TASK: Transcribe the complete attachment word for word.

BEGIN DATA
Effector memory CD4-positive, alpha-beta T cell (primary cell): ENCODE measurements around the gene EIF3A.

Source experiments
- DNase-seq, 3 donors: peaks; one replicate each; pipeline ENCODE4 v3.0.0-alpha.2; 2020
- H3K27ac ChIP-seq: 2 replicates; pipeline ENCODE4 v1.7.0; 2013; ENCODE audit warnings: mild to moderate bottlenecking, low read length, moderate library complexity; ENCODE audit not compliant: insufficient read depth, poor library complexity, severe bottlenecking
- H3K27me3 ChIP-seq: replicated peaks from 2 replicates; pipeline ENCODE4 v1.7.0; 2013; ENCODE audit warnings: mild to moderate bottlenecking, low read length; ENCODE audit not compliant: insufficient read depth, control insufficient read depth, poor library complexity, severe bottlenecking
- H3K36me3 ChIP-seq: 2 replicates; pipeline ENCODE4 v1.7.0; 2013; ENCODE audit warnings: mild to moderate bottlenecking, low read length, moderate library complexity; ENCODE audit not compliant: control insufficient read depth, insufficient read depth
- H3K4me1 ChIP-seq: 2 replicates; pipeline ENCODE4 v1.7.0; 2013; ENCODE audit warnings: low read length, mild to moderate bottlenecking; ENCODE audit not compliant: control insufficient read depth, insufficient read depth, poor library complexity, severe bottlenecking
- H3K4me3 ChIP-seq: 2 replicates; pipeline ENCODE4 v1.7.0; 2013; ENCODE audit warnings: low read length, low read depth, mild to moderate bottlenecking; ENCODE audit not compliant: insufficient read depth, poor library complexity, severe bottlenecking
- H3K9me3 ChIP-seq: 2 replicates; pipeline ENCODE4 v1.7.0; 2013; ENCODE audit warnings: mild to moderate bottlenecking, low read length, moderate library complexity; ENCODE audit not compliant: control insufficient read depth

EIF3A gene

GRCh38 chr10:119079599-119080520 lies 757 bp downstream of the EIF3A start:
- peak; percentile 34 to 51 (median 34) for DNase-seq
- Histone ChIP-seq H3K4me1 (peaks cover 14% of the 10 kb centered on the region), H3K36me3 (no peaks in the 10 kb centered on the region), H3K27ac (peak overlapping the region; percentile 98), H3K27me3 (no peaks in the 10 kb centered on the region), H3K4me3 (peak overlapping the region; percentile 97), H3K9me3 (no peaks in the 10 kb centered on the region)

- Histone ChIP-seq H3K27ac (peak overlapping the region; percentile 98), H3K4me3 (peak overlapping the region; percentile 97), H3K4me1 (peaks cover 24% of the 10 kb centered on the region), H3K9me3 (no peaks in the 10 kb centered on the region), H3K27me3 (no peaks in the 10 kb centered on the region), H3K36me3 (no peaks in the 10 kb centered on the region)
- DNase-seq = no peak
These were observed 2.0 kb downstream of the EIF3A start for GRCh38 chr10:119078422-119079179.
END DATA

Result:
Effector memory CD4-positive, alpha-beta T cell (primary cell): ENCODE measurements around the gene EIF3A.

Source experiments
- DNase-seq, 3 donors: peaks; one replicate each; pipeline ENCODE4 v3.0.0-alpha.2; 2020
- H3K27ac ChIP-seq: 2 replicates; pipeline ENCODE4 v1.7.0; 2013; ENCODE audit warnings: mild to moderate bottlenecking, low read length, moderate library complexity; ENCODE audit not compliant: insufficient read depth, poor library complexity, severe bottlenecking
- H3K27me3 ChIP-seq: replicated peaks from 2 replicates; pipeline ENCODE4 v1.7.0; 2013; ENCODE audit warnings: mild to moderate bottlenecking, low read length; ENCODE audit not compliant: insufficient read depth, control insufficient read depth, poor library complexity, severe bottlenecking
- H3K36me3 ChIP-seq: 2 replicates; pipeline ENCODE4 v1.7.0; 2013; ENCODE audit warnings: mild to moderate bottlenecking, low read length, moderate library complexity; ENCODE audit not compliant: control insufficient read depth, insufficient read depth
- H3K4me1 ChIP-seq: 2 replicates; pipeline ENCODE4 v1.7.0; 2013; ENCODE audit warnings: low read length, mild to moderate bottlenecking; ENCODE audit not compliant: control insufficient read depth, insufficient read depth, poor library complexity, severe bottlenecking
- H3K4me3 ChIP-seq: 2 replicates; pipeline ENCODE4 v1.7.0; 2013; ENCODE audit warnings: low read length, low read depth, mild to moderate bottlenecking; ENCODE audit not compliant: insufficient read depth, poor library complexity, severe bottlenecking
- H3K9me3 ChIP-seq: 2 replicates; pipeline ENCODE4 v1.7.0; 2013; ENCODE audit warnings: mild to moderate bottlenecking, low read length, moderate library complexity; ENCODE audit not compliant: control insufficient read depth

EIF3A gene

GRCh38 chr10:119079599-119080520 lies 757 bp downstream of the EIF3A start:
- peak; percentile 34 to 51 (median 34) for DNase-seq
- Histone ChIP-seq H3K4me1 (peaks cover 14% of the 10 kb centered on the region), H3K36me3 (no peaks in the 10 kb centered on the region), H3K27ac (peak overlapping the region; percentile 98), H3K27me3 (no peaks in the 10 kb centered on the region), H3K4me3 (peak overlapping the region; percentile 97), H3K9me3 (no peaks in the 10 kb centered on the region)

- Histone ChIP-seq H3K27ac (peak overlapping the region; percentile 98), H3K4me3 (peak overlapping the region; percentile 97), H3K4me1 (peaks cover 24% of the 10 kb centered on the region), H3K9me3 (no peaks in the 10 kb centered on the region), H3K27me3 (no peaks in the 10 kb centered on the region), H3K36me3 (no peaks in the 10 kb centered on the region)
- DNase-seq = no peak
These were observed 2.0 kb downstream of the EIF3A start for GRCh38 chr10:119078422-119079179.